BAKERSFIELD, Calif. (BP)–Karen Watson counted the cost. Then she followed God with her heart and with her head as she entered the war zone of Iraq to share with people there the message that had made her willing to sacrifice everything.
“To obey is my objective. To suffer is expected. His glory will be my reward,” Watson wrote in a letter to her pastor, meant only to be opened upon her death.
Watson, 38, of Bakersfield, Calif., was one of four Southern Baptist International Mission Board workers killed March 15 when the vehicle they were riding in was ambushed in the northern Iraqi city of Mosul. Also killed were Larry Elliott, 60, and Jean Elliott, 58, of Cary, N.C., and David McDonnall, 29, of Rowlett, Texas. McDonnall’s wife, Carrie, 26, remains in critical condition.
Phil Neighbors, co-pastor at Valley Baptist Church in Bakersfield where Watson had been a member since 1997, said Watson accepted Christ about eight years ago after enduring an intense period of grief. Her boyfriend whom she planned to marry, her father and her grandmother all died within a two-year span.
“That really shook her foundation,” Neighbors told Baptist Press. “Those crises led her to turn to the Lord. She came to know Christ and was one of the very special people that just loved the Word of God and the work of God. She was passionate about it.”
Watson immediately began taking part in short-term mission trips with Valley Baptist, including two to El Salvador and one to Kosovo, Macedonia and Greece in the fall of 2002.
“That experience led her to a realization that God was calling her into missions,” Neighbors said.
The church directed her to the IMB, and she was accepted to serve overseas. She resigned from her job as a detention officer at the Kern County Sheriff’s Department in Bakersfield and sold her house and her car.
“This girl sold out for Jesus,” Neighbors said, noting Watson had a good job at the sheriff’s department involving the evaluation and placement of inmates.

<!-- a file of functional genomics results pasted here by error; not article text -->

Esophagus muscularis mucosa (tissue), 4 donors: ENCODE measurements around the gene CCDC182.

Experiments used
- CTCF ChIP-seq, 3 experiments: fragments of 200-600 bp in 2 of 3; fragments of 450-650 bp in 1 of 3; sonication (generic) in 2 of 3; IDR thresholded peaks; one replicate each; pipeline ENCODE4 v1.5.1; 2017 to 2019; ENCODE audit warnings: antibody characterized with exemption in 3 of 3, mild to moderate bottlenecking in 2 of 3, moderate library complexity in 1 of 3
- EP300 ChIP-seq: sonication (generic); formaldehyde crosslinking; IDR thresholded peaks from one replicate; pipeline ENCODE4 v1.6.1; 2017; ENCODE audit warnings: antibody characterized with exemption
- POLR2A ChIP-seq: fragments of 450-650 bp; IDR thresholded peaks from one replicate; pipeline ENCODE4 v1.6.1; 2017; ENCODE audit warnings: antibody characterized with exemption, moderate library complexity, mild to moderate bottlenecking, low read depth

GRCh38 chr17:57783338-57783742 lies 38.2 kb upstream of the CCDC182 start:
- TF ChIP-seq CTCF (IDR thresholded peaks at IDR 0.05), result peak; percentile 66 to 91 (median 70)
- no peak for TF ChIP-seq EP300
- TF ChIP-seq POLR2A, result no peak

IMB personnel noticed Watson’s unique skills in administration and leadership, and they assigned her to coordinate refugee relief in conjunction with Operation Iraqi Freedom. She set up a base of operations in Jordan beginning in March 2003, but with the relatively quick end of major combat operations, the anticipated flood of refugees did not come. Watson was then assigned to Iraq with a change of plans.
“We talked about the danger numerous times before she left and while she was there,” Neighbors said. “She would always call me whenever anything would happen in country. For instance, when the [United Nations] building was bombed and numerous people were killed. She had been working with the UN in that very building coordinating relief efforts. She was in and out of that building daily, and just by the providence of God she was not there the day of the bombing. She quickly called me to say she was safe, and she did that several times when there was trouble.”
But March 15 was different. Neighbors and other church members heard news that five IMB workers had been shot in Iraq.
“I was thinking, ‘Well, maybe Karen will call in a minute. She always calls,'” Neighbors said. “But she didn’t call.”
Later that night Neighbors remembered the letter Watson had written to him before she left for work in Iraq with the instructions that he was not to open it unless she was killed. He opened the letter.
Neighbors called the letter a powerful testimony and evidence that if anything happened to her, she wanted him and the church family to know she had no regrets and died serving the Lord.
Roger Spradlin, co-pastor of Valley Baptist, described Watson as a person who deeply loved God and had a heart for winning people to Christ.
“She was very compassionate for people in need,” he told Baptist Press. “She was very committed to service and ministry to people.”
Spradlin recalled Watson’s enthusiasm for mission trips and the tremendous impact she had on college girls in the church as she taught and mentored them before she left for Iraq.
“She was very, very brave, and she knew the risk of being in that part of the world,” Spradlin said. “But she weighed that risk against the people’s need for the Gospel.”
In Bakersfield, Watson also worked with Southeastern Baptist Theological Seminary graduate Andy Prince and his wife, Kristine, to start a new congregation, Sure Foundation Baptist Church.
“Karen was a real soldier in God’s Army and she will be greatly missed,” Prince said, “but we know that she is now celebrating and worshiping the God she served.”
Gerald Boyd, a member of Valley Baptist Church who accompanied Watson on the volunteer trip to Kosovo, told The Bakersfield Californian that Watson knew what she was doing in serving in Iraq.
“Karen was the most sincere person I’ve ever met,” he said. “She loved Jesus with all her heart. … She was the type who would stand up for the Lord anywhere in the world. She felt the Lord Jesus was worth it.”
Jerry Higgins contributed to this article. (BP) photo posted in the BP Photo Library at http://www.bpnews.net. Photo title: KAREN WATSON.